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60ies Klemt Echolette M40


This Klemt Echolette M40 from the early 1960s had spent the last 20 years in an old shed, unnoticed. The new owner asked us: "Do you think you can get this thing flying again?". Of course we can... 


those were the days.


The Klemt Echolette M40 and the matching Echolette LE2 speakers were THE club PA of the 1960s in Germany. Equipped with 4 inputs that could process everything from microphones to guitars to high-level keyboard instruments and a 32W ultra-linear power amplifier with 4xEL84. With this device, the band or club was prepared for anything that might come.


So, the best of the best. Those were the days! History is that the Beatles also used it for their legendary performances in Hamburg's "Star Club".

The starting point

Oh oh!


Our customer rescued exactly such an Echolette Club PA from an old shed after more than 20 years of "resting" there and would like to use it again in the same way as in the 60ies. Namely as an amplifier system for vocals and instruments with lots of vintage charm.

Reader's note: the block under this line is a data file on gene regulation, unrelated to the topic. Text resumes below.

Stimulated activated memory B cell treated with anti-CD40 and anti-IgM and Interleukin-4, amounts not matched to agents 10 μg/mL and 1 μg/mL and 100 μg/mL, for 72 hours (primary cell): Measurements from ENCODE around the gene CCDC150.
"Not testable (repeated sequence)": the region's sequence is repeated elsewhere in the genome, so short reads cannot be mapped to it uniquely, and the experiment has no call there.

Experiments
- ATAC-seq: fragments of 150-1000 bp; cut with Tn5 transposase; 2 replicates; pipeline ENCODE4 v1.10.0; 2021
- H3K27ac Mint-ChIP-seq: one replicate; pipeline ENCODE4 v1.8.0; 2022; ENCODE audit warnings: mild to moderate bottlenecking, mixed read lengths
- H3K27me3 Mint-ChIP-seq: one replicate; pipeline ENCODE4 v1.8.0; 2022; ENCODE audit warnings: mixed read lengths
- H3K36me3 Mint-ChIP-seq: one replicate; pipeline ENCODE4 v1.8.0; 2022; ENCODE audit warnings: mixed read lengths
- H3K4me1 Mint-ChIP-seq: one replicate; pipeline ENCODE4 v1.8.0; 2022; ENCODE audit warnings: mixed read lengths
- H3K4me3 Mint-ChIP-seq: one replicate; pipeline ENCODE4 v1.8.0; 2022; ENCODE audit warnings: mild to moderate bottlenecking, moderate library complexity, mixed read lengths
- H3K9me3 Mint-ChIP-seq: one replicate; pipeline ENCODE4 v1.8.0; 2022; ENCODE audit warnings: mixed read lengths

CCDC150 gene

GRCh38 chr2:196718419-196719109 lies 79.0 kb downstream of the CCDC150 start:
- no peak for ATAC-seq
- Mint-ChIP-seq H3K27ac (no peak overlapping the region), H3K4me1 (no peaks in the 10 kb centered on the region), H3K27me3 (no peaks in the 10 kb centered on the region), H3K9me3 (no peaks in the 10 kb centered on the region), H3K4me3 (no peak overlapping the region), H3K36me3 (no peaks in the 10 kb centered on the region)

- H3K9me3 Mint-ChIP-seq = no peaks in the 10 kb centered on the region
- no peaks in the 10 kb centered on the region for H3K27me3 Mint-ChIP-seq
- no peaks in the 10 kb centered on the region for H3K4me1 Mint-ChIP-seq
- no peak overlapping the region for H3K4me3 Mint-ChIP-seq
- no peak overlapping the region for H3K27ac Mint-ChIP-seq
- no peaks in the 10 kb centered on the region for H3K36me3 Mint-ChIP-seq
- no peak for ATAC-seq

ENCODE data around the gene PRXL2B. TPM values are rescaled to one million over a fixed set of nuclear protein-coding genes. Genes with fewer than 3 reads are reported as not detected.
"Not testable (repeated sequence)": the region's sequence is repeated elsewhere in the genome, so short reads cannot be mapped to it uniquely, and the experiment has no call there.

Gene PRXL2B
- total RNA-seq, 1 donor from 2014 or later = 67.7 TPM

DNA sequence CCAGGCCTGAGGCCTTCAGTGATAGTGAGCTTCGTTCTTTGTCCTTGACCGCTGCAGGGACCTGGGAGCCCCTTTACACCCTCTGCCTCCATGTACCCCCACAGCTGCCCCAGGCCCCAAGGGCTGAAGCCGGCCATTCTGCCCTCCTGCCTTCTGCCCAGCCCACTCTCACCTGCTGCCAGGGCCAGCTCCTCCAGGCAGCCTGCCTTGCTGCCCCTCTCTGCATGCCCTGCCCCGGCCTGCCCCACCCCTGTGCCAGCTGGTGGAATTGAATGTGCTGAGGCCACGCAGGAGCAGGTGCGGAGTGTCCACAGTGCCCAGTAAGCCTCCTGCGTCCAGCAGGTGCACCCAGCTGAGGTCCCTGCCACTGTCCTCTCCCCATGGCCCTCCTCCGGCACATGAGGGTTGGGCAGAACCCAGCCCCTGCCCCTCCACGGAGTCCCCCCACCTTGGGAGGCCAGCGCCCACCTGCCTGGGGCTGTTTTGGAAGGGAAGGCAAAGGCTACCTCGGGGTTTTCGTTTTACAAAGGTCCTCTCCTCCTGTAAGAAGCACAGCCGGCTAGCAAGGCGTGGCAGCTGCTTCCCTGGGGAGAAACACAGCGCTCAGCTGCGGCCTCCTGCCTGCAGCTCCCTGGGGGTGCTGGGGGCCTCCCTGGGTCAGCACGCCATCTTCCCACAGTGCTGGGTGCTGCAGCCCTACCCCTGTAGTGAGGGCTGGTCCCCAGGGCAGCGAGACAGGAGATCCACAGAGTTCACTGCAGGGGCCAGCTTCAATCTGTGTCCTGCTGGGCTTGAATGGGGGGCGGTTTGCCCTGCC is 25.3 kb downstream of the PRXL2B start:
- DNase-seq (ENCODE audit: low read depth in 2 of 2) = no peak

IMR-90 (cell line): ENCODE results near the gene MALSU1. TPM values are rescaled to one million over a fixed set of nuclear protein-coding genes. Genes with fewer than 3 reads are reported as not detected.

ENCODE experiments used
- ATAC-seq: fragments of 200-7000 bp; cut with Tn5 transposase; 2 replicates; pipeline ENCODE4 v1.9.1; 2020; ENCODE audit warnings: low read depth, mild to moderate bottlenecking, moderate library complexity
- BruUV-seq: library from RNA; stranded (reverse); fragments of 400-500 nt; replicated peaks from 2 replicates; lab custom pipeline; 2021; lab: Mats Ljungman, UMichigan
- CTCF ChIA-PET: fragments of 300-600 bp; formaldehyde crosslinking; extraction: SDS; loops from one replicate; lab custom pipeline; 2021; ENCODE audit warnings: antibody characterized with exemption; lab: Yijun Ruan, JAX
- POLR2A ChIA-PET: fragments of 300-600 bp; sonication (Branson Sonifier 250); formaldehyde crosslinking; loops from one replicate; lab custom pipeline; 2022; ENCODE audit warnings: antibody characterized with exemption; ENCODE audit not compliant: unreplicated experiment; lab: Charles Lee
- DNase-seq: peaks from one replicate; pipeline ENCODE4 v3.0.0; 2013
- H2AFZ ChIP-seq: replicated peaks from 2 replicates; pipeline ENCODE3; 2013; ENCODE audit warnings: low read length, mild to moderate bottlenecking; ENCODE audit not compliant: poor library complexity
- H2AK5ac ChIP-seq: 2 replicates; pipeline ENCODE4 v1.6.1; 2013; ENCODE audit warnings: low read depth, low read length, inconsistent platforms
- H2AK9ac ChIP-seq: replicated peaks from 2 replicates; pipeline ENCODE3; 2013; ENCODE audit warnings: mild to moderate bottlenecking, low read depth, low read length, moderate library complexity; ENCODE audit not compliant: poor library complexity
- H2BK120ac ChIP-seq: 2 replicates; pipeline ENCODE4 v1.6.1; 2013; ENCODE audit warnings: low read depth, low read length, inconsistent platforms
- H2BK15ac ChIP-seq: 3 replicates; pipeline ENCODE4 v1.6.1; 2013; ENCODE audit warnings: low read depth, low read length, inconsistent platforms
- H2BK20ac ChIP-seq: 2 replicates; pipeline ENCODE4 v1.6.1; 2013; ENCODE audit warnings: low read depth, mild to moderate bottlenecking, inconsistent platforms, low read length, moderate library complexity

A few first mobile phone photos of the owner did not suggest anything good.

Power supply electrolytic capacitors that had "vomited" their electrolyte. A power switch that was defective and was simply bypassed with twisted-pair cables. A defective fuse that was not replaced but simply bridged with aluminum foil.

Our clear recommendation

Don't turn this thing on! Bring directly to the Tube WorkShop for assessment.

After the Echolette M40 had arrived at the Tube WorkShop, we were reliefed.

Yes, the mains switch broke off internally... someone had bridged the fuse... the power supply electrolytic capacitors were dead... and the device contained the dust of the last 60 years...

But otherwise the amp was in really good condition!

The housing was still OK...

There was an original tube set with 5x Telefunken ECC83, 4x Siemens EL84 and EZ81's from Valvo and Siemens...

When measuring the windings, the transformers showed no short circuits or interruptions...

The circuit was in absolute original condition and had never seen a soldering iron since it left the factory...

The last one in particular is very helpful in a restoration, since defective components can be replaced based from factory condition and there is no need to first sift through and eliminate lengthy, well-intentioned tinkering attempts by soldering iron artists from the past.

First, the innards of the amp were freed from the dust of the decades using compressed air and a brush (tip: better do this outdoors). When the cloud of dust settled in the workshop, things looked very promising.